To access VUU’s Wi-Fi, you will need a wireless PC adapter for your laptop or desktop computer. The VUU Wi-Fi Network utilizes equipment that is compatible with all 802.11standards including 802.11 b, a, g, and N all over campus in some locations and expanding the 802.11 AC.
Any wireless LAN adapter certified as 802.11 compliant by the Wireless Ethernet Compatibility Alliance will work with the VUU Wi-Fi Wireless Network.
You will need your VUU domain user ID and password to connect. Your VUU account is the first part of your VUU email address. If your email address is firstname.lastname@example.org your domain account would be just the studentuser part of the address and the password of your email account.
We also have a Guest wireless network. If you are visiting and need temporary internet access, join the VUU Guest Wi-Fi and complete the self-registration form and a temporary password will be sent via text message to your phone.
the newest generation of Wi-Fi signaling in popular use, 802.11ac utilizes dual band wireless technology, supporting simultaneous connections on both the 2.4 GHz and 5 GHz Wi-Fi bands. 802.11ac offers backward compatibility to 802.11b/g/n and bandwidth rated up to 1300 Mbps on the 5 GHz band plus up to 450 Mbps on 2.4 GHz.
802.11n (also sometimes known as "Wireless N") was designed to improve on 802.11g in the amount of bandwidth supported by utilizing multiple wireless signals and antennas (called MIMO technology) instead of one. Industry standards groups ratified 802.11n in 2009 with specifications providing for up to 300 Mbps of network bandwidth. 802.11n also offers somewhat better range over earlier Wi-Fi standards due to its increased signal intensity, and it is backward-compatible with 802.11b/g gear.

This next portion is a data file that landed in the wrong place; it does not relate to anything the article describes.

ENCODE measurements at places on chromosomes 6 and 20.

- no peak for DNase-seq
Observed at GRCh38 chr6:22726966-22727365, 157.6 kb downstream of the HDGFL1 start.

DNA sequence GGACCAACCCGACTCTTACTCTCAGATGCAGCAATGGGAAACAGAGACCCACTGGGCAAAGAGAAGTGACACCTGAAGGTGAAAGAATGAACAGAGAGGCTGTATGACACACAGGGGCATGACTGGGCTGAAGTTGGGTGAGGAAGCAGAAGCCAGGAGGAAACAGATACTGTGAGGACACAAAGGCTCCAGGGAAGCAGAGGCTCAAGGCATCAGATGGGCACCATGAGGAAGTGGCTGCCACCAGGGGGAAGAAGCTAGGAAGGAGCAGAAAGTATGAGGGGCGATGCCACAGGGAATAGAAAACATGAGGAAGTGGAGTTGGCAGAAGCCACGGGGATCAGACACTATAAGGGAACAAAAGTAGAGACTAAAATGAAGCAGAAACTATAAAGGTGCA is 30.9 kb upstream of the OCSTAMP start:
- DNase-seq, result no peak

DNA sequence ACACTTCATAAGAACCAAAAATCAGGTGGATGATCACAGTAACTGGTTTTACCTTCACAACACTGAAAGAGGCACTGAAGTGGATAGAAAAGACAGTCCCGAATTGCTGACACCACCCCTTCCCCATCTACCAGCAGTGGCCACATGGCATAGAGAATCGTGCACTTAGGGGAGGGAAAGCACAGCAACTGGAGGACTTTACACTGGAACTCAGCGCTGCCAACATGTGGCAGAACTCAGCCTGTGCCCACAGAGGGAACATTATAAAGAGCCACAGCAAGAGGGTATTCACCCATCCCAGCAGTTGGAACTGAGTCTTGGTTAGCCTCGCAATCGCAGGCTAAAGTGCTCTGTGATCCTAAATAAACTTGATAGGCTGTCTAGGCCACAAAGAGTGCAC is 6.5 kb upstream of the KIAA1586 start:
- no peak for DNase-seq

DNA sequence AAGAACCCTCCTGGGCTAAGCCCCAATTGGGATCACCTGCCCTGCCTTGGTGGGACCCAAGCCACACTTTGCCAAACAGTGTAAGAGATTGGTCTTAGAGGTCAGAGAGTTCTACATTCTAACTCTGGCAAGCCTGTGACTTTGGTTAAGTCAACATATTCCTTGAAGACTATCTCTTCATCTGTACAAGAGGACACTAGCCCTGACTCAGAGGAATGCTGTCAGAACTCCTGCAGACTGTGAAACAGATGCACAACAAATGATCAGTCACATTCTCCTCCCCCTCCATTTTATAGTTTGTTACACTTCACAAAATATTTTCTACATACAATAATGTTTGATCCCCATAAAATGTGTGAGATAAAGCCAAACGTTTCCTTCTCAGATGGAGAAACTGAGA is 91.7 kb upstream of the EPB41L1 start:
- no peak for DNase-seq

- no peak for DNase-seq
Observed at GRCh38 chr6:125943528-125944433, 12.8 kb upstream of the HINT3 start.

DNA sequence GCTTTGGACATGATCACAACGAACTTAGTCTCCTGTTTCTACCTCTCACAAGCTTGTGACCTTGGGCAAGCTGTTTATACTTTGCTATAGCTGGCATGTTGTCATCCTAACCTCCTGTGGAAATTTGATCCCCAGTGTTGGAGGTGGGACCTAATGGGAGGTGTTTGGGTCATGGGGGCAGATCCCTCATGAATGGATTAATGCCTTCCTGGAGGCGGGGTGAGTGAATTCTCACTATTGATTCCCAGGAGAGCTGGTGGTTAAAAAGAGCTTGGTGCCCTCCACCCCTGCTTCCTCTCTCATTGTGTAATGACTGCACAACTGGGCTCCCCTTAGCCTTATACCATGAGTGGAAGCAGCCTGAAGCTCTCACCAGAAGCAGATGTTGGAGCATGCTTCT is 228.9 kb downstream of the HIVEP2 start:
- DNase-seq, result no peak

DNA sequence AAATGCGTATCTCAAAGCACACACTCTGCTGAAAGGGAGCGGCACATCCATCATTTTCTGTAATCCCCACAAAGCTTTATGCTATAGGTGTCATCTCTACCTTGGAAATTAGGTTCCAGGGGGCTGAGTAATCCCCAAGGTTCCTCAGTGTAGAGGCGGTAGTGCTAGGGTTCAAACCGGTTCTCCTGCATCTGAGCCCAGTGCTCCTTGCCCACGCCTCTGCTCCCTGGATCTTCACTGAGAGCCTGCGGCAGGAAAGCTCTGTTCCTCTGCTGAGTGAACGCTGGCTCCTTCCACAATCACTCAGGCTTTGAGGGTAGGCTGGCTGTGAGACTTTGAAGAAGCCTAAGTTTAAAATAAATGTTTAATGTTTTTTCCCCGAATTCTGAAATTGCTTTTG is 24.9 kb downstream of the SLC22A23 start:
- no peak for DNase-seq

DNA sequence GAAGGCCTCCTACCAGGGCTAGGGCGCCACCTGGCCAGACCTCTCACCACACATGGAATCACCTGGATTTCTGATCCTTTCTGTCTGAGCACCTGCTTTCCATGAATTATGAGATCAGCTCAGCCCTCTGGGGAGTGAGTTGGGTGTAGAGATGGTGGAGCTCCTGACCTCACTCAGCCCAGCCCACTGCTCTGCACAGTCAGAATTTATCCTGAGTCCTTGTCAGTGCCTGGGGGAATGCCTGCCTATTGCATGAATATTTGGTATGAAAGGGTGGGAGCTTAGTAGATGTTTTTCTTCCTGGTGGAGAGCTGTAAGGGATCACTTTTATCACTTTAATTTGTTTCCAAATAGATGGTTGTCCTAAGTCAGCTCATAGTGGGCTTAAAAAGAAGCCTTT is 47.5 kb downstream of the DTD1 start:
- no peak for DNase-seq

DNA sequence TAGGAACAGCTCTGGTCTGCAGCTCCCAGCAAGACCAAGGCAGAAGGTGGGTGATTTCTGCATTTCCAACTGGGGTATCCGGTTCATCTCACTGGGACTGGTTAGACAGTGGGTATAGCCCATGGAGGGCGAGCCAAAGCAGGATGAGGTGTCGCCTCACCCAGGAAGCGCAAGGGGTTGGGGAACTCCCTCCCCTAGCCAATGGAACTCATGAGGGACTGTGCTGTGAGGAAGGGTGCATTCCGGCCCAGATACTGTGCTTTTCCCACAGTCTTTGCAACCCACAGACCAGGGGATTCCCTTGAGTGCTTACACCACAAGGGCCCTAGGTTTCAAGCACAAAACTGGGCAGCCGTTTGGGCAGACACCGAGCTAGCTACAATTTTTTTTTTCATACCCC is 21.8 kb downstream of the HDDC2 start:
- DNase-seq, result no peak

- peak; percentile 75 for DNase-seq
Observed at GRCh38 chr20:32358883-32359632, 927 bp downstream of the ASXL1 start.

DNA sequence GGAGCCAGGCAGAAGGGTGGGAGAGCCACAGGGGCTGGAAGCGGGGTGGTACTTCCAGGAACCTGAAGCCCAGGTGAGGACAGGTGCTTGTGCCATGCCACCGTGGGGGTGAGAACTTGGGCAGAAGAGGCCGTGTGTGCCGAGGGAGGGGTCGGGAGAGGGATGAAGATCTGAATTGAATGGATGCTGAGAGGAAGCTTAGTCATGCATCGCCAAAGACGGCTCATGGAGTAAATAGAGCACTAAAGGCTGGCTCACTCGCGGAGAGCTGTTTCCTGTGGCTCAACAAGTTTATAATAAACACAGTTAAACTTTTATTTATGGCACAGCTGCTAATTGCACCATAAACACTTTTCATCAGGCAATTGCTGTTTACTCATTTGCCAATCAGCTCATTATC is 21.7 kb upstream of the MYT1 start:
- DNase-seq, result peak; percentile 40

In 2002 and 2003, WLAN products supporting a newer standard called 802.11g emerged on the market. 802.11g attempts to combine the best of both 802.11a and 802.11b. 802.11g supports bandwidth up to 54 Mbps, and it uses the 2.4 Ghz frequency for greater range. 802.11g is backwards compatible with 802.11b, meaning that 802.11g access points will work with 802.11b wireless network adapters and vice versa.
While 802.11b was in development, IEEE created a second extension to the original 802.11 standard called 802.11a . Because 802.11b gained in popularity much faster than did 802.11a, some folks believe that 802.11a was created after 802.11b. In fact, 802.11a was created at the same time. Due to its higher cost, 802.11a is usually found on business networks whereas 802.11b better serves the home market. 802.11a supports bandwidth up to 54 Mbps and signals in a regulated frequency spectrum around 5 GHz. This higher frequency compared to 802.11b shortens the range of 802.11a networks. The higher frequency also means 802.11a signals have more difficulty penetrating walls and other obstructions.
IEEE expanded on the original 802.11 standard in July 1999, creating the 802.11b specification. 802.11b supports bandwidth up to 11 Mbps, comparable to traditional Ethernet. 802.11b uses the same unregulated radio signaling frequency (2.4 GHz) as the original 802.11 standard. Vendors often prefer using these frequencies to lower their production costs. Being unregulated, 802.11b gear can incur interference from microwave ovens, cordless phones, and other appliances using the same 2.4 GHz range. However, by installing 802.11b gear a reasonable distance from other appliances, interference can easily be avoided.
In 1997, the Institute of Electrical and Electronics Engineers (IEEE) created the first WLAN standard. They called it 802.11 after the name of the group formed to oversee its development. Unfortunately, 802.11 only supported a maximum network bandwidth of 2 Mbps - too slow for most applications. For this reason, ordinary 802.11 wireless products are no longer manufactured